Ashtanga: The Mysore Method

Posted by Hom Yoga on

Ashtanga yoga is one of the most well-known methods of yoga practiced in the world. Millions of people, including celebrities such as Madonna, Gwyneth Paltrow and William Dafoe, have embraced this method. 

A Mysore class is the traditional (and current) way in which ashtanga yoga is taught. Originating in the city of Mysore, India, this method was used by Sri K Pattabhi Jois and passed to the current lineage holder Paramaguru Sharath Jois.

In essence, the method involves the student doing “self-practice” whilst being guided and instructed by the teacher. Though it may seem rigid in its prescribed postures and sequence, it’s a highly personalised approach where you will be provided with individual attention and guidance in your practice. This method of instruction is, at its heart, a private class, albeit one in a group setting. 

There are two types of classes in the Ashtanga method – led classes and Mysore classes. Led classes involves the teacher calling the names of the poses and the vinyasa count with students following. This class requires students to have basic proficiency in Mysore classes prior to attending. This is because led classes are conducted at a faster pace without much opportunity for the teacher to correct every individual’s alignment. 

Mysore classes are conducted in an entirely different manner. They usually start in the morning, typically from 6:30am, and last for at least 2.5 hours. Many people are initially put off either because they don’t know what it is or they don’t fancy the idea of a 2.5 hour class starting at 6:30am. In fact, you can drop into a Mysore session at any time and stay as long as you wish within the class timing. For beginners, this could be 45-60 mins and for more advanced practitioners up to 90-150 mins. 

Students are first taught the sun salutations in detail and progress through the sequence in a gradual manner, where they are taught small and manageable portions of the sequence at a time. Once the current pose is learned, students will progress to the next one. This facilitates a thorough understanding of each pose and allows the student to gradually build their stamina and strength. 

This step-by-step manner of teaching makes this practice ideal for beginners. Instructions are given to students according to their physical abilities (taking into account any injuries) and are highly personalised. You will be addressed by name and the teacher will know your body and your practice inside out.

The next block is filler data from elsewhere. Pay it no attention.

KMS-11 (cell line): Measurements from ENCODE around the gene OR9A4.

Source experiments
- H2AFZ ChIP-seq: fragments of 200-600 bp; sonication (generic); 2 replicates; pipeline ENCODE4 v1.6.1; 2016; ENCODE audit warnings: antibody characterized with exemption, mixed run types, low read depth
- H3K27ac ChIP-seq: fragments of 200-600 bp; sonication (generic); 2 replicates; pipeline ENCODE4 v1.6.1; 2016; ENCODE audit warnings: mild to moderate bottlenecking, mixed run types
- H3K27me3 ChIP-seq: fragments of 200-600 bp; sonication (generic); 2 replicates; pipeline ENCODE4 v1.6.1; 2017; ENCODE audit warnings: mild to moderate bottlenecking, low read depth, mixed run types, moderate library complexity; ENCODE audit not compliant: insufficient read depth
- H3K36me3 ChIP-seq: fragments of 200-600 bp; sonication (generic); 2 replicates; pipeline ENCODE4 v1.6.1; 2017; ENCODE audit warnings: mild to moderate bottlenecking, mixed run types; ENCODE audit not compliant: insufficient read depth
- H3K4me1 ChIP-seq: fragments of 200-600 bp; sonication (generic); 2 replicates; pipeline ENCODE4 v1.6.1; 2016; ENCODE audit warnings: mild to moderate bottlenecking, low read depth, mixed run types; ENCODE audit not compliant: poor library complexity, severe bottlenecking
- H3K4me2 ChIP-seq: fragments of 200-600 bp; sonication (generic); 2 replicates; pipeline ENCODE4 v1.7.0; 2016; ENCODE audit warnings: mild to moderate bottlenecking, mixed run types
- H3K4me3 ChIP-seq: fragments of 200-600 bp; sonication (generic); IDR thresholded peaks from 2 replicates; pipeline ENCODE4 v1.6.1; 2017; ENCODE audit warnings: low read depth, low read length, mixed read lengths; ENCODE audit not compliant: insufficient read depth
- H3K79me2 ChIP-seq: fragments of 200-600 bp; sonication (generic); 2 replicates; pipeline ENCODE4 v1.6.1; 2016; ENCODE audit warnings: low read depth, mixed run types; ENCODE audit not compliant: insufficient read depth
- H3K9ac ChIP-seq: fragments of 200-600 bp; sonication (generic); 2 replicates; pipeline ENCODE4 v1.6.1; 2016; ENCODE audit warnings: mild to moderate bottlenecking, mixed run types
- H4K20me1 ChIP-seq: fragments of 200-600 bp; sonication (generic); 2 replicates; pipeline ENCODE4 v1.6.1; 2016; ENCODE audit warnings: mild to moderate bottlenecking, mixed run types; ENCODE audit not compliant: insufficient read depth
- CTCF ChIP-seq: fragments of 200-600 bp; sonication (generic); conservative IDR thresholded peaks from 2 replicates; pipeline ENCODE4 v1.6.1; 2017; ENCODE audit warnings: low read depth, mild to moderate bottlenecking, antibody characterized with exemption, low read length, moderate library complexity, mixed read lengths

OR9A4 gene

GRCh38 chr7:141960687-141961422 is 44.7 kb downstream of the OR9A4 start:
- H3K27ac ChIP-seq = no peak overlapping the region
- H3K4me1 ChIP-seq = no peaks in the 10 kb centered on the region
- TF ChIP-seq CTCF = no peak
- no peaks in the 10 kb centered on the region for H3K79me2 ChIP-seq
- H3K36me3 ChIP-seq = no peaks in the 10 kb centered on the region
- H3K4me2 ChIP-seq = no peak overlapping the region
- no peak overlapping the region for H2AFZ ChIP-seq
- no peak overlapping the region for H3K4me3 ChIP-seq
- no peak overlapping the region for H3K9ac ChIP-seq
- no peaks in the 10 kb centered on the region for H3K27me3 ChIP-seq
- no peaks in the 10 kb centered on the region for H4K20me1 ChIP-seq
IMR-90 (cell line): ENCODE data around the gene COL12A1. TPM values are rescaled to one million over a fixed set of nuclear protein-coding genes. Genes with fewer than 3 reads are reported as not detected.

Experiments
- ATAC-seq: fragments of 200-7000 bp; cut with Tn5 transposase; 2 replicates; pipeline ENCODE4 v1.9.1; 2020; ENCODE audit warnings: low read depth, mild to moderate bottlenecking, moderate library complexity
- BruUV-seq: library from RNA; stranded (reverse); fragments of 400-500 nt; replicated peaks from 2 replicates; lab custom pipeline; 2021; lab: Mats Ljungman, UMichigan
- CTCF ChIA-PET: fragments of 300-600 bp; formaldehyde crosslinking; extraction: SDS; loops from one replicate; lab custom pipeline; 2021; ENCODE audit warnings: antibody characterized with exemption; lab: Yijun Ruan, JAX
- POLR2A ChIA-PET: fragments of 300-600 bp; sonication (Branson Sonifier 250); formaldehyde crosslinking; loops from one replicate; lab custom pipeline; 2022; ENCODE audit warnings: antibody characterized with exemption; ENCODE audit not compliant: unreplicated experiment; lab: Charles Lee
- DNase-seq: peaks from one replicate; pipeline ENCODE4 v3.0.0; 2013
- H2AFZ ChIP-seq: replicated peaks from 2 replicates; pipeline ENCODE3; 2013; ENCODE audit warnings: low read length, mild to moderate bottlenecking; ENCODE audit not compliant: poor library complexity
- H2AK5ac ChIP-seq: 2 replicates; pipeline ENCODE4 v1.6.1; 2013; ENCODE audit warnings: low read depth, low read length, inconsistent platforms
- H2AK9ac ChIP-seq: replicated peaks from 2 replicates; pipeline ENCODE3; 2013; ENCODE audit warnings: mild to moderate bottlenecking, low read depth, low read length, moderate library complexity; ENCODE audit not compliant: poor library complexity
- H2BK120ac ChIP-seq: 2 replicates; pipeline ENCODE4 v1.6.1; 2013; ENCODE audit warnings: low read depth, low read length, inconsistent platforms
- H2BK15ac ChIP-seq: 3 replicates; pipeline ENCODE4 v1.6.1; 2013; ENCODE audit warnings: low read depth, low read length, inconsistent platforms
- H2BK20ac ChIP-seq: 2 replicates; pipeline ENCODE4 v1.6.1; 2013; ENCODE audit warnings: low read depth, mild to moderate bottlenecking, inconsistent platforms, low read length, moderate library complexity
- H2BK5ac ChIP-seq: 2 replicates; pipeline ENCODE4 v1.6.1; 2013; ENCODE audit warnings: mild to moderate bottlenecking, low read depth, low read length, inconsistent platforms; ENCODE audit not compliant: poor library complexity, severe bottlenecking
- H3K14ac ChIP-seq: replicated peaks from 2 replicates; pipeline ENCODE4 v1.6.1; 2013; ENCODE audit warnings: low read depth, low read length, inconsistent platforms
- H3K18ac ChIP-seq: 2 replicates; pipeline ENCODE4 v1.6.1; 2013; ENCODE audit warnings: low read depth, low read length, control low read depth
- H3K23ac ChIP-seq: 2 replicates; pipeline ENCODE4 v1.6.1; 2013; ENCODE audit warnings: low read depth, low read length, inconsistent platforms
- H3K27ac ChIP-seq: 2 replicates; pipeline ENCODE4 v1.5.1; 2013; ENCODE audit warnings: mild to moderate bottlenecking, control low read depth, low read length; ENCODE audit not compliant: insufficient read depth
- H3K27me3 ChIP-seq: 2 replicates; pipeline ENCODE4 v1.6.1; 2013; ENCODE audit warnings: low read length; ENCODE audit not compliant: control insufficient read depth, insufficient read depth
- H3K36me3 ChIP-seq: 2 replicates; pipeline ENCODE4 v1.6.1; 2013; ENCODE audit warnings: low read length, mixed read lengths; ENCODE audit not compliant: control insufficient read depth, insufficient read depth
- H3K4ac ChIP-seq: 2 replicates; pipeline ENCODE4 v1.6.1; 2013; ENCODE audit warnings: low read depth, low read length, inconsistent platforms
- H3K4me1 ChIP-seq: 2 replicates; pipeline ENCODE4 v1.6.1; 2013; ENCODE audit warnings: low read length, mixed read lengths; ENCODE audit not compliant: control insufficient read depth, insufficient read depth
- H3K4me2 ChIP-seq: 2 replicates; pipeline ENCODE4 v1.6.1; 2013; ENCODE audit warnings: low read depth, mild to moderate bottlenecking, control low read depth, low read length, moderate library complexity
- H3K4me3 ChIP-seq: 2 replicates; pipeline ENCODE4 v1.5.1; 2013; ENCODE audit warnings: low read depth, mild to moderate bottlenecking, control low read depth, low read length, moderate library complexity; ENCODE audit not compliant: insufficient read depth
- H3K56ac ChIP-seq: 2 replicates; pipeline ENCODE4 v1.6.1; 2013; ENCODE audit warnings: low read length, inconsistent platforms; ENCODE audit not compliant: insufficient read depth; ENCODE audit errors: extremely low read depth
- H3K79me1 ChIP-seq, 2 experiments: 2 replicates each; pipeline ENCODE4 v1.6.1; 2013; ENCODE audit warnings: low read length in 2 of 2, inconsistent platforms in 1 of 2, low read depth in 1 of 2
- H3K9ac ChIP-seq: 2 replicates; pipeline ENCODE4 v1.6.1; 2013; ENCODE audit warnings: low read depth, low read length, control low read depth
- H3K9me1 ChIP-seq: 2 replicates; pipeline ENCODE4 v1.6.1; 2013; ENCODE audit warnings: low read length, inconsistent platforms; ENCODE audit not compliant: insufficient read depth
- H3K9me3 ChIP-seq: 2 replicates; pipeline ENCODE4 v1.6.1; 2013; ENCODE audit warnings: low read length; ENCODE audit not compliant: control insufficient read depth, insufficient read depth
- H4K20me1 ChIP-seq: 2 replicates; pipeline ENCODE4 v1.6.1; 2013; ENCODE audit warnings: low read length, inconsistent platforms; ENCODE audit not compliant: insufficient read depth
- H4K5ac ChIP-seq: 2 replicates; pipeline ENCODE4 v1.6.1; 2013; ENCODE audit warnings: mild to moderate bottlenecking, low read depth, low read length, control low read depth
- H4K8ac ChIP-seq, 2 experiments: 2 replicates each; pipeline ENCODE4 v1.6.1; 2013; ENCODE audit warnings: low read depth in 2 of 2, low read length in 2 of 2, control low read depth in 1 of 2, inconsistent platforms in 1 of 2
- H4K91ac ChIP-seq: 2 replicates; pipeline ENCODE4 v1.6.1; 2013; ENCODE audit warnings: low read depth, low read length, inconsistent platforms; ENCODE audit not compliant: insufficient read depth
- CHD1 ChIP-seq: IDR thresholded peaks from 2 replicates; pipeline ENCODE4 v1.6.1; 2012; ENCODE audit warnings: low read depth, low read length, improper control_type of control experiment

Experienced students just show up for class and get on with their practice up to the last pose given by the teacher,  whilst the beginners are taught to memorise and internalise the sequence one pose at a time. If you forget, the teacher is there to help you.  Good teachers in the Mysore tradition typically have at least 5 years of experience as an apprentice before they conduct their own classes. You can therefore be assured they have the necessary expertise to guide you in both simple and deeper postures.

Practicing in this manner provides one with the space to focus and draw attention inwards, transforming your practice into a meditative one. Further, in moving through the sequence, the cue to move to the next pose comes from your own breath as opposed to the teacher’s instructions. This enables students to work at their own pace, and also allow them to repeat and spend extra time with the teacher on poses they find challenging. 

Sessions are characterised by the sound of the breath - “sound breathing”, a powerful and rhythmic heating breath. Aside from verbal instructions, the class is quiet. Everyone is working at their own pace and it appears to the newcomer that everyone is doing something different. This eliminates the culture of comparison and competition which could potentially occur in group exercise where people are doing the same thing at the same time. 

Finally, hands-on adjustments are a quintessential element of a Mysore class. This involves an experienced teacher assisting students in poses so that they can learn and create awareness of the pose from their own body instead of imitating from a teacher’s demonstration or the person next to them. Some poses also require adjustments to get into the full expression of the poses. Yet other poses need to be guided by hand when performed the first time, such as inversions, headstands, or dropping back and standing up from a backbend – such poses cannot be initially attained by oneself and requires a helping hand.

Mysore is considered by some to be one of the most effective ways to learn yoga – for both beginners and advanced practitioners alike. It is a deep and transformational process which expands one’s boundaries and shatters any perceived limitations one has about their practice and themselves. Like any significant and deep change, this process may take time, but will set a solid foundation which will take your practice to new heights.

Please click here for FAQ for Mysore classes. 


By Sita Chia

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